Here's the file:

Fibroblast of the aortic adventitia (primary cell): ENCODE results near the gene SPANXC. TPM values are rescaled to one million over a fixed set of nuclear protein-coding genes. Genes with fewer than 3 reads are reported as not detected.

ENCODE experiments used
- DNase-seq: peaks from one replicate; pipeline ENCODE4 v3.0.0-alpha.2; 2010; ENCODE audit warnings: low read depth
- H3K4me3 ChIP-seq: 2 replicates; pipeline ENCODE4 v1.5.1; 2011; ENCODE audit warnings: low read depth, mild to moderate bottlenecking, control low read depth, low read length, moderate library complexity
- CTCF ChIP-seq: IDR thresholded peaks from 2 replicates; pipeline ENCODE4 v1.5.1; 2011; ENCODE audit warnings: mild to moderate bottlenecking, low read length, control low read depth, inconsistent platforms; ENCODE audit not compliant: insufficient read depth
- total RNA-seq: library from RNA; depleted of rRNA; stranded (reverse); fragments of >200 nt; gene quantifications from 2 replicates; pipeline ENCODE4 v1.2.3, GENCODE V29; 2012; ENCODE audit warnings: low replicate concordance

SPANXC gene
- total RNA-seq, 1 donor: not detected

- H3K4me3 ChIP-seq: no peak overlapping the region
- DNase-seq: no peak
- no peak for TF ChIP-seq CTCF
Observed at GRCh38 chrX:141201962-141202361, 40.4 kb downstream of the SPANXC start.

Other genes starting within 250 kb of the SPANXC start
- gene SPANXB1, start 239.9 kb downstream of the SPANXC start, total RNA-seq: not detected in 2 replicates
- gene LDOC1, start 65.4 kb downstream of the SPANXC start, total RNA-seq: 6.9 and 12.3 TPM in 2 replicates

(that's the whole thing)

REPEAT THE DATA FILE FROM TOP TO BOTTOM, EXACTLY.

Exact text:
Fibroblast of the aortic adventitia (primary cell): ENCODE results near the gene SPANXC. TPM values are rescaled to one million over a fixed set of nuclear protein-coding genes. Genes with fewer than 3 reads are reported as not detected.

ENCODE experiments used
- DNase-seq: peaks from one replicate; pipeline ENCODE4 v3.0.0-alpha.2; 2010; ENCODE audit warnings: low read depth
- H3K4me3 ChIP-seq: 2 replicates; pipeline ENCODE4 v1.5.1; 2011; ENCODE audit warnings: low read depth, mild to moderate bottlenecking, control low read depth, low read length, moderate library complexity
- CTCF ChIP-seq: IDR thresholded peaks from 2 replicates; pipeline ENCODE4 v1.5.1; 2011; ENCODE audit warnings: mild to moderate bottlenecking, low read length, control low read depth, inconsistent platforms; ENCODE audit not compliant: insufficient read depth
- total RNA-seq: library from RNA; depleted of rRNA; stranded (reverse); fragments of >200 nt; gene quantifications from 2 replicates; pipeline ENCODE4 v1.2.3, GENCODE V29; 2012; ENCODE audit warnings: low replicate concordance

SPANXC gene
- total RNA-seq, 1 donor: not detected

- H3K4me3 ChIP-seq: no peak overlapping the region
- DNase-seq: no peak
- no peak for TF ChIP-seq CTCF
Observed at GRCh38 chrX:141201962-141202361, 40.4 kb downstream of the SPANXC start.

Other genes starting within 250 kb of the SPANXC start
- gene SPANXB1, start 239.9 kb downstream of the SPANXC start, total RNA-seq: not detected in 2 replicates
- gene LDOC1, start 65.4 kb downstream of the SPANXC start, total RNA-seq: 6.9 and 12.3 TPM in 2 replicates